(2007) µThe early anthropogenic hypothesis: ..

Yet the LIA followed the MWP and was followed by early 20th century warming.
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(2007) The early anthropogenic hypothesis: ..

In 2003, Ruddiman developed his early anthropogenic hypothesis after examining 350,000 years of climate data from ice cores and other sources. He found that during interglacial periods, carbon dioxide and methane levels decreased, cooling the climate and making way for a succeeding glacial period. But, only during the Holocene era, these gas levels rose, coinciding, he said, with the beginning of large-scale agriculture. He attributed the rise to this human activity, which began occurring millennia before the industrial era.

2/ Wrongly claims that the dangers from warming are ‘nearly zilch’ (a lunatic statement, if there ever was)
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Skeptic » eSkeptic » February 8, 2012

That idea, which came to be known as the “early anthropogenic hypothesis” was hotly debated for years by climate scientists, and is still considered debatable by some of these scientists. But in the new paper, Ruddiman and his 11 co-authors from institutions in the United States and Europe say that accumulating evidence in the past few years, particularly from ice-core records dating back to 800,000 years ago, show that an expected cooling period was halted after the advent of large-scale agriculture. Otherwise, they say, the Earth would have entered the early stages of a natural ice age, or glaciation period.

We present further steps in our analysis of the early anthropogenic hypothesis (Ruddiman, ..
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Giosan, L., F. Filip and S. Constatinescu (2009). "Was the Black Sea catastrophically flooded in the early Holocene?" Quaternary Science Reviews 28(1–2): 1-6.

Arguing the early Anthropocene hypothesis, William Ruddiman claims that the Anthropocene, ..
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Climate Change Catastrophes in Critical Thinking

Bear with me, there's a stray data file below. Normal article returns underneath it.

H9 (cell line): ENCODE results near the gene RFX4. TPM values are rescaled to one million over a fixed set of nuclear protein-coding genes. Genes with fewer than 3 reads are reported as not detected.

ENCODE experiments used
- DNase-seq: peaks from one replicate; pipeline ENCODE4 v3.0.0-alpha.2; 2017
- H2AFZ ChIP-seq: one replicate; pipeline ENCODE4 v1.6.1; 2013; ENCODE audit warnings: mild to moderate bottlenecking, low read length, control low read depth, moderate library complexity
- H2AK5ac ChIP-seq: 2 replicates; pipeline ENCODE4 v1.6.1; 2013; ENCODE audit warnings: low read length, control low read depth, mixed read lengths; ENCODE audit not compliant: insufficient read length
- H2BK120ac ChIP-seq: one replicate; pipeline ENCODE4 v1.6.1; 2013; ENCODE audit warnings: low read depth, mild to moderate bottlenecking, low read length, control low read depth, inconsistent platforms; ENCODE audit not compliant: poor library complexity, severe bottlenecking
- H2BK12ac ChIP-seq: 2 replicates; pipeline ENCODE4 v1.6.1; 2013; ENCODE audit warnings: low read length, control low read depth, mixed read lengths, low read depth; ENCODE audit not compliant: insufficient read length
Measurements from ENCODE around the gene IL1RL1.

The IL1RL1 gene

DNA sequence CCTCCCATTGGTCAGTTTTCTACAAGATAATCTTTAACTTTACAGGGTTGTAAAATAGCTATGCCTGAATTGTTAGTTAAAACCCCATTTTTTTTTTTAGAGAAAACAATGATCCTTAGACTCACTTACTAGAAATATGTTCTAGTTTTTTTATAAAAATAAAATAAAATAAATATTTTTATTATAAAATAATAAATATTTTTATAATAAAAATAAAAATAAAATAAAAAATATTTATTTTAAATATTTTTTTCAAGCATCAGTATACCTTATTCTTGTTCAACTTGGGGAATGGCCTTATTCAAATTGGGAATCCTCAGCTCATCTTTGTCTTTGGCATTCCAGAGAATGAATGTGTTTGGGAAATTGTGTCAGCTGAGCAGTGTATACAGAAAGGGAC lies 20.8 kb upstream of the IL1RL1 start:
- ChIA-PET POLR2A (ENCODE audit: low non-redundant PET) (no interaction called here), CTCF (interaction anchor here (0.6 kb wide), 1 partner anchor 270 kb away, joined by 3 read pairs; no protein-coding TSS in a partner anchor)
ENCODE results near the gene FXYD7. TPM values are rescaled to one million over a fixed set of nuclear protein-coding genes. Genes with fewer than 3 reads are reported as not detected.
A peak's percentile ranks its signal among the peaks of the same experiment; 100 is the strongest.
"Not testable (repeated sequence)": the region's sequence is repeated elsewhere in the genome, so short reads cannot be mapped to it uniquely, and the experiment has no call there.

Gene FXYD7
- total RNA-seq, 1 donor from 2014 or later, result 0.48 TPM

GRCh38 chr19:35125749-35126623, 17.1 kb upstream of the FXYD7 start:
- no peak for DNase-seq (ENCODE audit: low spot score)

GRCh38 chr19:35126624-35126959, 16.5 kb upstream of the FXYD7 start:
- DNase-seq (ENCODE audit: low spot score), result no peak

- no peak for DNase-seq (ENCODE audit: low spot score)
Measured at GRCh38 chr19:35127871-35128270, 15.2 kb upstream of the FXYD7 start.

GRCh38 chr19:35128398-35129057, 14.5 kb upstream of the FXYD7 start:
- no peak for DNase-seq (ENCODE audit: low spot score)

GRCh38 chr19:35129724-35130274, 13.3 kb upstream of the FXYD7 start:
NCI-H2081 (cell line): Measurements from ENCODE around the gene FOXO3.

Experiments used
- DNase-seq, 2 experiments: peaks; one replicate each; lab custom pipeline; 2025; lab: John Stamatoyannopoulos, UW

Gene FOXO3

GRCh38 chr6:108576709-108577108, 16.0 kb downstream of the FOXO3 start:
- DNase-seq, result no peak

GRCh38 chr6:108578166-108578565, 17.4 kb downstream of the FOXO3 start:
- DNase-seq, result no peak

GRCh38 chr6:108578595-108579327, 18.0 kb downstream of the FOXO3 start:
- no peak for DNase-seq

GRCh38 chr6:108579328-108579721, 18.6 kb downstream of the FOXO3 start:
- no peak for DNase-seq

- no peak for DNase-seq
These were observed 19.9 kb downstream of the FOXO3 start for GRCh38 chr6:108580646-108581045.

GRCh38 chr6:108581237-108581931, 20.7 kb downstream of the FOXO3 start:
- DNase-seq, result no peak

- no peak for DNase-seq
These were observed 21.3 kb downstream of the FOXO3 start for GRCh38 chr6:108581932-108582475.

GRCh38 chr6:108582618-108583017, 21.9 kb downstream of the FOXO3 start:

Here’s a NH T graph from 1982:

…showing 0.8C cooling between 1938 and 1972: significant, downhill, coldest last–till the early ’70s. They didn’t google WFT.

The 1970s Ice Age Myth and Time Magazine Covers ? by …

So NOW the NH gets mentioned. In any case, there was no significant change in global or any hemispheric temperature from the 1950s to the early 1970s. The last statistically significant cooling period ended in the 1950s.

04/06/2013 · This is a guest post by David Kirtley

Endless BS. OHC is calculated from thermometers that supposedly measured thousandths of a degree. It is the shortest and least reliable of T records. Surface T is the most difficult to compile–or replicate–or define. SST reflects the exact problems of OHC that you harp on, suggesting a one to one equivalence between land and sea is arbitrary and meaningless. Satellite measuring of the lower troposphere has the same advantages over ground stations as SAT measured SLR has over tide gauges. You have to be educated from scratch. –AGF

The 1970s Ice Age Myth and Time Magazine Covers – by David Kirtley

You’re just making shit up as usual. The industrial revolution was starting in a lot of countries in the early 1800s (even before 1800 in Great Britain). Also, there was zero trend in global temperature from 1850 to 1910, let alone anything statistically significant. So even with the early CO2 emissions to help, “coming out of the Little Ice Age” was producing ZERO global warming over that period.

Late Holocene climate: Natural or anthropogenic | …

During the 70’s it was learned from sediment and ice cores that interglacials were short and onsets of glaciation could be rapid, that we could be due for another big ice age. This recognition coincided with the last and coldest decade of a 30 year long cooling period, widespread tropical famine temperate crop failures. The cooling scare was as ill defined as the warming scare is now–a number of scenarios over disparate time frames could be meant. There was a solid consensus that we were due for another ice age eventually. The current interglacial had lasted already as long as the newly discovered average, and the LIA could well be taken as the new norm, with the warming up to the ’40s being anomalous. Armadillos were heading south, polar ice and glaciers and deserts were growing, crops were failing, food stores shrinking, and it was looking like climate could cause trouble. Nor Bryson nor any other expert ignored GHG heating, but it was obviously losing. Bryson blamed pollution: man was to blame. Most were skeptical, preferring to blame the sun or Milankovitch or whatever.